A “dabloon revolution” is taking over TikTok, but what is it and how did we get here?

What is the Dabloon Economy?

The dabloon economy is the latest craze sweeping TikTok. It’s a loosely structured, collaborative RPG in which users collect fictional currency “dabloons” – based on the 16th-century Spanish coin known as the “doubloon” – and exchange them for imaginary items, such as soup, weapons, or a giant shark with a horse’s head.

You earn dabloons just by coming across a video that gives you some. Eventually you’ll come across more videos, most featuring an image of a cat that will greet you with the phrase “hello traveler” who will then proceed to show you their inventory of items that you can purchase for a set number of dabloons.

Anyone can make a dabloon gift or sales video, there is no database that keeps track of how many you have or what you buy, and there is no external website that creates or regulates them. In fact, there’s really nothing stopping you from simply saying you have ten billion doubloons in your fake bank account, but with no tangible benefits other than whim, if you choose to cheat, then you’re really just cheating yourself.

“I think the reason we all love this is that we secretly miss being 5 and playing with our friends,” says avid UK dabloon collector Beth Woodward.

“I miss being a kidnapped princess or a potion-making witch. Being part of this trend means I can do it again. I can be a silly kitty who buys silly little items and enjoys it.

How did it start?

According to the “Know Your Meme” website, the origins of the dabloon trend can be traced to two images, shared by the catz.jpeg Instagram account, of cat paws, with the simple caption “four dabloons” underneath.

This brand of nonsensical humor seemed to strike a chord with the account’s one hundred thousand followers and was shared consistently over the next several months.

In October 2022 the phrase “But it will cost you 4 dabloons” became a popular punchline on TikTok and by the end of November this had become a real craze, with thousands of accounts posting dabloon content and videos using the hashtag “ #dabloons”. collectively gaining nearly 500 million views, as of Nov. 25.

And so the dabloon economy began.

How has it evolved?

Suddenly there were dabloon thieves who drained people’s accounts or sent them into a spiral of dabloon debt. Obviously, the dabloon kangaroo had to be invented to repel thieves. Later, the leagues of mafia and pirates were formed, so naturally, fighter planes and dragons were added to the economy to boost player defenses and ward off rival factions.

Most tracked dabloon counts in their phone notes app, but within a day or two, the economy became so complex that collectors like 21-year-old Allexis Dorsey needed a spreadsheet to record her income.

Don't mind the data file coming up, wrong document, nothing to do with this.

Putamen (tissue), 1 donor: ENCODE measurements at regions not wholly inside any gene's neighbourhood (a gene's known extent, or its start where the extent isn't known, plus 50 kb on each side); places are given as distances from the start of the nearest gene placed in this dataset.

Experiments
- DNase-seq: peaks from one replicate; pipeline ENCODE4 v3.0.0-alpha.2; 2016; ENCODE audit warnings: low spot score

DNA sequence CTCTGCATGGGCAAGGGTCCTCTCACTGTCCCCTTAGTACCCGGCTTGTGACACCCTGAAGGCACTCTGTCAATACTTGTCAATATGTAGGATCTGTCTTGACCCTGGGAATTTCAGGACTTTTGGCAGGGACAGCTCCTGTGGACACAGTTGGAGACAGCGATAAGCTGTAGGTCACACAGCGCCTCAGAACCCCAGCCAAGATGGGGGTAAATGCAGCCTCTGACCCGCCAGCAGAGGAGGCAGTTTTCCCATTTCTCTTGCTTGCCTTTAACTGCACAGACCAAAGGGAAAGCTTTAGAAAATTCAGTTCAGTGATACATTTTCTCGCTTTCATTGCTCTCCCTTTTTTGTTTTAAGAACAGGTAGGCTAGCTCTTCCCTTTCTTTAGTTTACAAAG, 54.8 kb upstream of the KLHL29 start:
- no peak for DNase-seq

“It ended up with me and my roommate sitting there for about four hours… playing with our spreadsheets,” he said.

A TikTok her roommate posted on Dorsey explaining that her in-depth accounting system went viral, and the trend soon caught on — some users even attempting to code their own dabloon tracking apps from scratch.

What is the problem with inflation?

But very quickly people started to notice a problem with this imaginary economy where anyone has the power to mint their own coins.

“It started out as a fun little way to get soup, cake and maybe a blanket. It quickly turned into a spiral of massive inflation,” Woodard laments.

“People were giving out endless dabloons and such… I saw someone selling a bowl of soup for 10 dabloons! What happened to 4?”

So, in an effort to restore order, users started developing rules, such as limiting the maximum number of dabloon bequests to 100 per video. And soon the FBI and IRS dabloons were created.

“This is a very cruel lesson that we are all learning about the economic state of our nation,” says Dorsey, speaking from home in the United States.

“I mean, we see some of the same problems that we’re literally facing right now in our current economic climate.”

But some, like Woodard, are horrified by the ever-growing grip of the (imaginary) dabloon government.

“I hate that people have introduced late stage capitalism to this beautiful world,” they say. “To be honest, that’s why I joined the revolution.”

Yes, just a week after its conception and dabloon economics is already condensing with a full-blown anti-capitalist revolt.

“We have a secret base where revolutionaries gather and we have gathered resources and weapons to prepare for it. Some have donated their fighter planes, guard dogs, armor and recently some dragons.

But ideology and factional rivalry aside, it’s clear that what unites the participants in Dabloon’s economy is the sheer joy of collectively creating this gigantic imaginary world.

“It’s very extravagant,” said Louis Massey, a London teacher, who is already jotting down the updates he needs to make to his class’s dabloon board in the morning.

“It was just a lot of fun.”

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